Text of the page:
28 Nov, 12 | by BMJ
The Human Tissue Act (HTA) arose out of the Alder Hey scandal when hundreds of deceased children’s organs were retained without seeking consent from their relatives between 1988-1996 in Liverpool. After the HTA was implemented in 2004, it became a criminal offence to even have a DNA sample, with the intention of having it analysed, without the consent of the person from whom the tissue came—so called “DNA theft.” Yet, there are significant loopholes in the legislation.
In 2010, the Lancet called for the legislation to be amended as the act does not require consent for imported tissues. The issue was raised by the then MP (and retired doctor) Richard Taylor in parliament but nothing happened. Why does this matter? It matters as there are a number of commercial exhibitions of plastinated body parts which tour major Western countries. Thus the basis of consent is fundamental as to whether these exhibitions are ethical or not.
In 2010, 70 doctors wrote to the Daily Telegraph raising concerns over exhibitions of Chinese corpses at one such exhibition, Bodies Revealed, in Birmingham. The Human Tissue Authority satisfied itself solely on “the origins of the tissue based on an affidavit in Chinese.” The Mail on Sunday noted that the organisers of the Birmingham 2010 exhibition, Premier, a US based company, had paid more than £15 million for the bodies from the Chinese authorities. Dr Roy Glover, from Premier, told me in a phone conversation that they had consent for “education and research” but was unable to answer that they had consent for a public commercial exhibition. One charity, which had previously supported Bodies Revealed, withdrew support as “the organisers had not been able to give her an ‘unequivocal’ guarantee that the bodies had not been victims of execution or torture.”
Why the controversy? At a 2008 exhibition that Premier organised in New York, the New York Attorney general forced Premier to put a disclaimer on the exhibition that stated the following:
“This exhibit displays human remains of Chinese citizens or residents which were originally received by the Chinese Bureau of Police. The Chinese Bureau of Police may receive bodies from Chinese prisons. Premier cannot independently verify that the human remains you are viewing are not those of persons who were incarcerated in Chinese prisons.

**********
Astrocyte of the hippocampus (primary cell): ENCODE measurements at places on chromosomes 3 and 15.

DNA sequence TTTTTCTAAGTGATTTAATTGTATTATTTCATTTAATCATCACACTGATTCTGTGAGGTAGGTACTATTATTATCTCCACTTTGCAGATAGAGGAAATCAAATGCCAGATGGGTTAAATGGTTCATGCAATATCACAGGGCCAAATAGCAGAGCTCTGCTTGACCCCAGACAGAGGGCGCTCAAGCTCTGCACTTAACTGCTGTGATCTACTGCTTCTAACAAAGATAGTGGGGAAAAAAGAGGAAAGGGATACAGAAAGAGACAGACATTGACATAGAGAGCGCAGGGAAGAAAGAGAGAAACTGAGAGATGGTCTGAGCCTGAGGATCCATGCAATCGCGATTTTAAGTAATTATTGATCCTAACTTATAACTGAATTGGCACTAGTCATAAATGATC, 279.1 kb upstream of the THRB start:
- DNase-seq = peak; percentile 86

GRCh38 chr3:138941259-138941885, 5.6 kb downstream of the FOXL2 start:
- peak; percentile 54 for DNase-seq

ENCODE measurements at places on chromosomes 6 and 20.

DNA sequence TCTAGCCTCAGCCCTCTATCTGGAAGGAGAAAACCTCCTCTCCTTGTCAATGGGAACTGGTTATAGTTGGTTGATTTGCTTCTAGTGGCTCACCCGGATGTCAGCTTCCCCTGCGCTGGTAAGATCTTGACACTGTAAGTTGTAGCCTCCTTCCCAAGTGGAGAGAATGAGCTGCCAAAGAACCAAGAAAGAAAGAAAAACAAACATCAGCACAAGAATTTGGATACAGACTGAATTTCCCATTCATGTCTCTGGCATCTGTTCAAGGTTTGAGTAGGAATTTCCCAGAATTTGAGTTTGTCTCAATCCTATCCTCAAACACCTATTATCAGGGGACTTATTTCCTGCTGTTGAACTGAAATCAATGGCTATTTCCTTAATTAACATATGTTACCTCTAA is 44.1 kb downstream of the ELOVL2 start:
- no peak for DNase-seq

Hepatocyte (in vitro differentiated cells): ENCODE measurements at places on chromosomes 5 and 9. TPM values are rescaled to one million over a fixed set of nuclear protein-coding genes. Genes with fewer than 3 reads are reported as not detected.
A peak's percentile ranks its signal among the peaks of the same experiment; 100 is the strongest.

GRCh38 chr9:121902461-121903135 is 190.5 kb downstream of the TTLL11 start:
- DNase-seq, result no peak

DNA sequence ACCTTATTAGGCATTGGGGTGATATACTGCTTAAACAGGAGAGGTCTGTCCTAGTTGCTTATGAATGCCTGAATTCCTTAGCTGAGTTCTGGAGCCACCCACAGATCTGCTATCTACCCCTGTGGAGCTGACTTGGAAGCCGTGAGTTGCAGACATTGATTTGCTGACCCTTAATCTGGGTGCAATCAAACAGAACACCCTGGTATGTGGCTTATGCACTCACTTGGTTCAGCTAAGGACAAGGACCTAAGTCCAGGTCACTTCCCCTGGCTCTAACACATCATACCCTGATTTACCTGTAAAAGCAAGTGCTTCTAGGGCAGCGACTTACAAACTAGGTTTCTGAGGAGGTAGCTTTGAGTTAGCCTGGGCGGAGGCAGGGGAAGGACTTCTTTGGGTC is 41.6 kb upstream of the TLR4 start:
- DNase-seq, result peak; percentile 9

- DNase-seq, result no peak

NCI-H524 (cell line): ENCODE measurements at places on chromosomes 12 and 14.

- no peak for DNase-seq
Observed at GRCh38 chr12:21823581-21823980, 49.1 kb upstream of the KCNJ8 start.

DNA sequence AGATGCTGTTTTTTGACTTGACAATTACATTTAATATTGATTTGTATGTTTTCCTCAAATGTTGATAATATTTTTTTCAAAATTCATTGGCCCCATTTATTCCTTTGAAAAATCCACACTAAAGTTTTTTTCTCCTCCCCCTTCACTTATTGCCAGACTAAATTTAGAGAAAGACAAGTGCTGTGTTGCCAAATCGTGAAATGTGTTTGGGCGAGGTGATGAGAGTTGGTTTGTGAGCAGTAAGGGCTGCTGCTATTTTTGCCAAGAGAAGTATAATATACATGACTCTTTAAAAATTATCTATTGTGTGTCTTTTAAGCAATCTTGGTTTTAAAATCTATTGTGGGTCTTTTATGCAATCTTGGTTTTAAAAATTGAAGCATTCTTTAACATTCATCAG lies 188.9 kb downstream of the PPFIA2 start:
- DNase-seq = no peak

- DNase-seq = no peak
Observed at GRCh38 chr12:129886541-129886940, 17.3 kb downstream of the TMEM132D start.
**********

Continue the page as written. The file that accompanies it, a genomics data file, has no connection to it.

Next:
This exhibit displays full body cadavers as well as human body parts, organs, fetuses and embryos that come from cadavers of Chinese citizens or residents. With respect to the human parts, organs, fetuses and embryos you are viewing, Premier relies solely in the representations of its Chinese partners and cannot independently verify that they do not belong to persons executed while incarcerated in Chinese prisons.”
Remarkable though this statement is, it is worth noting that no such statement has ever appeared on any of Premier’s exhibitions in the UK—indeed neither the 2010 Birmingham “Bodies Revealed” nor the current Liverpool “Bodies Revealed” exhibition even mention the country of origin on their website.
Other countries are less sanguine—last month, the Israel Supreme Court forced the premature closure of a Premier exhibition in Tel Aviv calling it a “violation of human dignity including the dignity of the dead.”
The organisers of the Liverpool exhibition have tweeted that the New York and Tel Aviv exhibitions are different from the Liverpool one, even though all three were organised by Premier. In 2008, ABC’s 20/20 documentary tracked down the source of Premier’s bodies to Dalian in China. The programme included allegations that bodies of executed prisoners were used; this was denied by Premier. A subsequent legal dispute between various plastinating companies resulted in the main witness recanting the allegation.
This is a far cry from the original intent of the Human Tissue Act—a piece of legislation that is, in fact, so weak that we still have no idea who the bodies in Liverpool are, what they died of, what educational purpose they consented for, or what the research question was to which they consented to. Given that an online petition and the measures listed above have failed to move parliament, it seems unlikely that the HTA will be amended. Perhaps a better way forward is for the European Parliament to look at this topic. This year, there have been attempts at public exhibition of plastinated body parts in Glasgow as well as actual exhibitions in Dublin and Slovakia. Since the European Union has an absolute ban on the death penalty is it not time that such exhibitions are properly regulated as the corpses concerned almost invariably come from countries with poor human rights records?
Clearly if one was to amend the legislation, one would not want to affect legitimate exhibitions, eg of archaeological tissue. Nonetheless, I remain optimistic that if worded correctly, for example, to block imports of plastinated tissue from those countries that use the death penalty, such legislation, at a stroke, could improve the ethical standards of this unregulated industry.
Are there any implications for pathology in general? One of the unattended consequences of the Alder Hey scandal and the Human Tissue Act has been the plummeting rates of hospital post mortems—far less than 5% in most hospitals. Yet the public needs to see beyond the “Yeugh factor” and realise that without good quality, and ethical, autopsies conditions such as variant CJD and many other neurodegenerative diseases would remain to be discovered. The role of the pathologist, working with proper informed consent, should be celebrated and the public truly educated about this important medical specialty. The Bodies Revealed exhibition however is no such thing.
David Nicholl is a consultant neurologist at City Hospital, Birmingham. He acts as an expert advisor to the European Commission assisting with the review of the measures against torture laid down in Regulation (EC) No 1236/2005.